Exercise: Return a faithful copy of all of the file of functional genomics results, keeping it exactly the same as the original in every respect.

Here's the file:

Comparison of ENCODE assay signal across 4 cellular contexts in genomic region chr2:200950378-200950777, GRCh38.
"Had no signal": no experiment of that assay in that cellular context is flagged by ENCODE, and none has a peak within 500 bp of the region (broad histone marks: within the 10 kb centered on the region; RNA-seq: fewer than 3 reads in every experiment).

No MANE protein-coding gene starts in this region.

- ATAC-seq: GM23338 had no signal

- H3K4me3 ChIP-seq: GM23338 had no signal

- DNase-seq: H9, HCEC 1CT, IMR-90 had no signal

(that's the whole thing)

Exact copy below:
Comparison of ENCODE assay signal across 4 cellular contexts in genomic region chr2:200950378-200950777, GRCh38.
"Had no signal": no experiment of that assay in that cellular context is flagged by ENCODE, and none has a peak within 500 bp of the region (broad histone marks: within the 10 kb centered on the region; RNA-seq: fewer than 3 reads in every experiment).

No MANE protein-coding gene starts in this region.

- ATAC-seq: GM23338 had no signal

- H3K4me3 ChIP-seq: GM23338 had no signal

- DNase-seq: H9, HCEC 1CT, IMR-90 had no signal